We recently worked with reporter Craig Guillot, a business and personal finance writer from New Orleans, on an article for Mint.com about starting an emergency fund. You can check out the full article here.
In working with Craig on the article, we made the point about how a Roth IRA account can sometimes do “double duty” as a retirement account and an emergency account. Many people think penalties apply if they withdraw their Roth IRA contributions. Not so. Tax and penalties may apply to withdrawals of earnings, but not to withdrawals of annual contributions. This is often mis-reported in personal finance articles. I don’ want to encourage anyone to withdraw their Roth IRA funds early. But if push comes to shove, you do have the ability to do so. We’ll talk more about retirement contributions as we get closer to the deadline of April 17, but for now let’s just say that Roth IRA accounts are great, and don’t neglect making an annual contribution if your income level makes you eligible to do so.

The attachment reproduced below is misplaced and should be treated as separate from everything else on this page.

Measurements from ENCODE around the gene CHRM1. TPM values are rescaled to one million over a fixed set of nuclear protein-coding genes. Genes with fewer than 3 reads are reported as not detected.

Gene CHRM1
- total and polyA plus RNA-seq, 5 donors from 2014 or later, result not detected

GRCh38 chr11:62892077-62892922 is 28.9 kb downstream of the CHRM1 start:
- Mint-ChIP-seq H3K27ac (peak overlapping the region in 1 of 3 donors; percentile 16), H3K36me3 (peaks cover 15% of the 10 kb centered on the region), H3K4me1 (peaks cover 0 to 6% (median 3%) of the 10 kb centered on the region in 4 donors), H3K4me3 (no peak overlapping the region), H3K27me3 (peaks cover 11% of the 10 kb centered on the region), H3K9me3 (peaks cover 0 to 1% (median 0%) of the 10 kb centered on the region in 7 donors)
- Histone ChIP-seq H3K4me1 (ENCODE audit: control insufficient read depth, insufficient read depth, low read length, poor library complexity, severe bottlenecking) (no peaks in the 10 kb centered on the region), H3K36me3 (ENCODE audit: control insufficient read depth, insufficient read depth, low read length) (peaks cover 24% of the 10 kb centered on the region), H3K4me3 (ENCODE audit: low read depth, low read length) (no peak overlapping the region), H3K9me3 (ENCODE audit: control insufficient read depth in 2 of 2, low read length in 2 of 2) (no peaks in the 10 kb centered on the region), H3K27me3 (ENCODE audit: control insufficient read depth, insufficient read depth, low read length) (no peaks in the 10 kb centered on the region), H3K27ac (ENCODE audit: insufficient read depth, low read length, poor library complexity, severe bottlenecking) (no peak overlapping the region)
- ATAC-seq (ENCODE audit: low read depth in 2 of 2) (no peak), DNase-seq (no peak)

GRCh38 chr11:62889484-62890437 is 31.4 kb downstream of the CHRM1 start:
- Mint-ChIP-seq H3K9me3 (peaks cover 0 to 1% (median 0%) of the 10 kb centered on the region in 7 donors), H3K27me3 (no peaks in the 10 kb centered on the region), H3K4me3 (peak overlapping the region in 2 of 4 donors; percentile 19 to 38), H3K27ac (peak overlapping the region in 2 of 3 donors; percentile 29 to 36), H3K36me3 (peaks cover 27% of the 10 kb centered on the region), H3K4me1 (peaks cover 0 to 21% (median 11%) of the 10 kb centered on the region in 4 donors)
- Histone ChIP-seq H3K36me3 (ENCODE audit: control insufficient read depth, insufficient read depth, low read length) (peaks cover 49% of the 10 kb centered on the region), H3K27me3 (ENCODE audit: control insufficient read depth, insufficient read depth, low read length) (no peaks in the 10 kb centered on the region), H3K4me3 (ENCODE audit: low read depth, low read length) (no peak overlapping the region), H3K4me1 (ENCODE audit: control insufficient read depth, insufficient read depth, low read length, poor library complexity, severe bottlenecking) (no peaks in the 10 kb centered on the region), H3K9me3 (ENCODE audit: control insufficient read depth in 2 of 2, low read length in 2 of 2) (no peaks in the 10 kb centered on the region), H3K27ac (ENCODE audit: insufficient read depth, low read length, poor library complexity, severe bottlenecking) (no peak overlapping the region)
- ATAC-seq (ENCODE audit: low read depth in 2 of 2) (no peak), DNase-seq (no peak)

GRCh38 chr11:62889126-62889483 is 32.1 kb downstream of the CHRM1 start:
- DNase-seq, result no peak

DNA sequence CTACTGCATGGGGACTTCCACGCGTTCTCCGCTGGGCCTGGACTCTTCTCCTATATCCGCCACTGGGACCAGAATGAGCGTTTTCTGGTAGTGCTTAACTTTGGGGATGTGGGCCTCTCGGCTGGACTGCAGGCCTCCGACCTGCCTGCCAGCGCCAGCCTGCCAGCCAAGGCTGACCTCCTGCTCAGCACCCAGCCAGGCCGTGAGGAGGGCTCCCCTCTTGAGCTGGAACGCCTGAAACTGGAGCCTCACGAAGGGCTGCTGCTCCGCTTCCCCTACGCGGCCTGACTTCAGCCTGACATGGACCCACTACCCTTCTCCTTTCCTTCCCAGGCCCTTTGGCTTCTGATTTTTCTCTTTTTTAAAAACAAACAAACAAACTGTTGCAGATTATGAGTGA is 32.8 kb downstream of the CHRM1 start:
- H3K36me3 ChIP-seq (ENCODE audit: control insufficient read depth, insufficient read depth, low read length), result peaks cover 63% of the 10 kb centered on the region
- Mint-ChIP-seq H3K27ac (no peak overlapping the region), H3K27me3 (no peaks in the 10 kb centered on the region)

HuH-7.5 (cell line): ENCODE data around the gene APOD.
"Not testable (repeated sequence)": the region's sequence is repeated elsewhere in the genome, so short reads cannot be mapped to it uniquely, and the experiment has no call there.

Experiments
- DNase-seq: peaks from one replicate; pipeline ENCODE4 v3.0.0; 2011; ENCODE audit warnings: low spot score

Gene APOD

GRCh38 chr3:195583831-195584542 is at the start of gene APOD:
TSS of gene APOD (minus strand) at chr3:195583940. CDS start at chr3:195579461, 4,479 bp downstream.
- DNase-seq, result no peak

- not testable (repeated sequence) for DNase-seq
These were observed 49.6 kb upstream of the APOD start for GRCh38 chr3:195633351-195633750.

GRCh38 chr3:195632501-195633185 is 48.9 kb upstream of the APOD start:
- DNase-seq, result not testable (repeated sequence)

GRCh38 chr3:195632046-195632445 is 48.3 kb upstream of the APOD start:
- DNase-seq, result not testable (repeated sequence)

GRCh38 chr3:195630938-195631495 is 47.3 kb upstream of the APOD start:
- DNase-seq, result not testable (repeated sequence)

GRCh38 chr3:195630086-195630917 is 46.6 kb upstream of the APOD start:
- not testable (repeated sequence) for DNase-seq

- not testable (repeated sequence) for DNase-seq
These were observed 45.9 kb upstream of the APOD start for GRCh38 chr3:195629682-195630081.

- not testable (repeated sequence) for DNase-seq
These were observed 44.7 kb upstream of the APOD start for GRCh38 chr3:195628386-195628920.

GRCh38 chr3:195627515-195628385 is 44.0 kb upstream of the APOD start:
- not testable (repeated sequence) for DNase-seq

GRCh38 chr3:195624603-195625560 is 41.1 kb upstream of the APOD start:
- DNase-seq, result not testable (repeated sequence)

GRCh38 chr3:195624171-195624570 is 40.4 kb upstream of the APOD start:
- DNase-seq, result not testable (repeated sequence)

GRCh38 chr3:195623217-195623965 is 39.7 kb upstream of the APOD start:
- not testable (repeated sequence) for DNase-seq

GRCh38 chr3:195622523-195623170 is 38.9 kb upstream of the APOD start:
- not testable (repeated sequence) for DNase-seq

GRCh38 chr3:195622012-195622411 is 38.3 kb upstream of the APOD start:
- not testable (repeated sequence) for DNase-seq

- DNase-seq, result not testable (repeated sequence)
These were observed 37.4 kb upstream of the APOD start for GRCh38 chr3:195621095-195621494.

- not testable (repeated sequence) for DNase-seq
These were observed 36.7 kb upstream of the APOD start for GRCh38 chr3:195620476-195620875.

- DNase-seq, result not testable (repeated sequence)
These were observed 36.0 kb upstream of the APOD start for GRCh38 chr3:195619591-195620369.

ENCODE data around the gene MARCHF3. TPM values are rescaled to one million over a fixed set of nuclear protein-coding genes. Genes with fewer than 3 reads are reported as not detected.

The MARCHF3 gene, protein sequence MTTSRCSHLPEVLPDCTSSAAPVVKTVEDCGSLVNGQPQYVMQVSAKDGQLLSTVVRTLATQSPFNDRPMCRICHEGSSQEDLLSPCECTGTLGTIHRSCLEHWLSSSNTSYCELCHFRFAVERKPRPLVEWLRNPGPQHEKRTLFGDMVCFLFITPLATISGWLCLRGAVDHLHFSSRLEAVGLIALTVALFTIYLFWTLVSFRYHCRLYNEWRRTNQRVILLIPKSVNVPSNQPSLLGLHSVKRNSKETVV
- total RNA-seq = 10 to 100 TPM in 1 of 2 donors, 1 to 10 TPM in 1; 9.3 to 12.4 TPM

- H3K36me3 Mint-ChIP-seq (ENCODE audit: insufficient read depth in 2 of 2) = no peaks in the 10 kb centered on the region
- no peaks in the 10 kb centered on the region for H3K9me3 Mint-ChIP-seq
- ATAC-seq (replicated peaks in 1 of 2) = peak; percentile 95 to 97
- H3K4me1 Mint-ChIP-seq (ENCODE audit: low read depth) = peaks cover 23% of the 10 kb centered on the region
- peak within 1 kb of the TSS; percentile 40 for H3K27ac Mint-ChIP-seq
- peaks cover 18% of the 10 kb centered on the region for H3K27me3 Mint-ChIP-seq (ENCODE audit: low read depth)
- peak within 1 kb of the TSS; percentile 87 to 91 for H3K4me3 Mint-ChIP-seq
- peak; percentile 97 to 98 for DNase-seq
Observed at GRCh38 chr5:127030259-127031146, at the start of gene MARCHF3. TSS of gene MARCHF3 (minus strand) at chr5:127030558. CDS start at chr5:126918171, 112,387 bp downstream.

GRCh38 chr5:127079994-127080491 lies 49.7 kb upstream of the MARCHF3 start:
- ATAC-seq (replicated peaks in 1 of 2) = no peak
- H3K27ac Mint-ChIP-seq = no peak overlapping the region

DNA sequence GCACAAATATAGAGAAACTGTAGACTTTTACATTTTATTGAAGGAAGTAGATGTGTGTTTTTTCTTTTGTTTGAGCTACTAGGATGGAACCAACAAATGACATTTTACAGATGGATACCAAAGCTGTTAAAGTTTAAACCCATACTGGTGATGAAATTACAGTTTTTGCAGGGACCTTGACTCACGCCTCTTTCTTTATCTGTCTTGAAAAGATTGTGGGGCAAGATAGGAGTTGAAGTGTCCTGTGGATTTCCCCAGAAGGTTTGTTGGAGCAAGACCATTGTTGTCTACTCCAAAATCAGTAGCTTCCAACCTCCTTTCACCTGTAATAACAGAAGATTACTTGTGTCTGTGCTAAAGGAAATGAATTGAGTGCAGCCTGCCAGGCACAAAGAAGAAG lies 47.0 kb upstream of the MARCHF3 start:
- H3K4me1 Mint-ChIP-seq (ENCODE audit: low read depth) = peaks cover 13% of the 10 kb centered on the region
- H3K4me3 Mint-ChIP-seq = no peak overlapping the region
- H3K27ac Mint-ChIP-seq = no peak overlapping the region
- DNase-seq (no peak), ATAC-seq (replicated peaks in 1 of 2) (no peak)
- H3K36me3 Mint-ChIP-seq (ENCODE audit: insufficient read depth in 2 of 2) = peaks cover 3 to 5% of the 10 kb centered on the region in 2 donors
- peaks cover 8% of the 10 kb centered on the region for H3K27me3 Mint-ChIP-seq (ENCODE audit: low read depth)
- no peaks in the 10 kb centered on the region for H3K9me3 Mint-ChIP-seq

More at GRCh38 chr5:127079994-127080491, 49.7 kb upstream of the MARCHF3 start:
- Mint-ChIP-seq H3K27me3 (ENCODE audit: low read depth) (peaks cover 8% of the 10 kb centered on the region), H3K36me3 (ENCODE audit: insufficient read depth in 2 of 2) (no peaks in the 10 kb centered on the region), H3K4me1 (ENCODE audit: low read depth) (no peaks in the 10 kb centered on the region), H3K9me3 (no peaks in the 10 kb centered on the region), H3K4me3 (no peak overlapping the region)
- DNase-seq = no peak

On a separate note, for those of you not already familiar with the Mint.com site, go take a look. It’s worth a visit. I would characterize Mint.com as the easy-breezy online version, and Quicken as the more structured and time-tested version of the personal finance program. You might want to give serious consideration to using Mint or Quicken if you need help tracking your cash flow. Overspending is one of the most critical challenges our clients face. If you overspend, you are unlikely to reach your financial goals and your money will probably run out too early in retirement. The first step in getting a handle on your cash flow is knowing exactly where the money goes. If this is a problem for you, take a look at Mint.
Mint.com also features a bunch of consumer-friendly and accessible articles, prepared by writers like Craig, that can help give you a painless introduction to what’s trending in personal finance. It’s short, it’s sweet, and it’s not intimidating.
By the way, Craig is the author of a new book coming out in March called “Stuff About Money: No BS Financial Advice for Regular People.” If you follow personal finance, you might also want to take a look at some of Craig’s recent posts on his blog.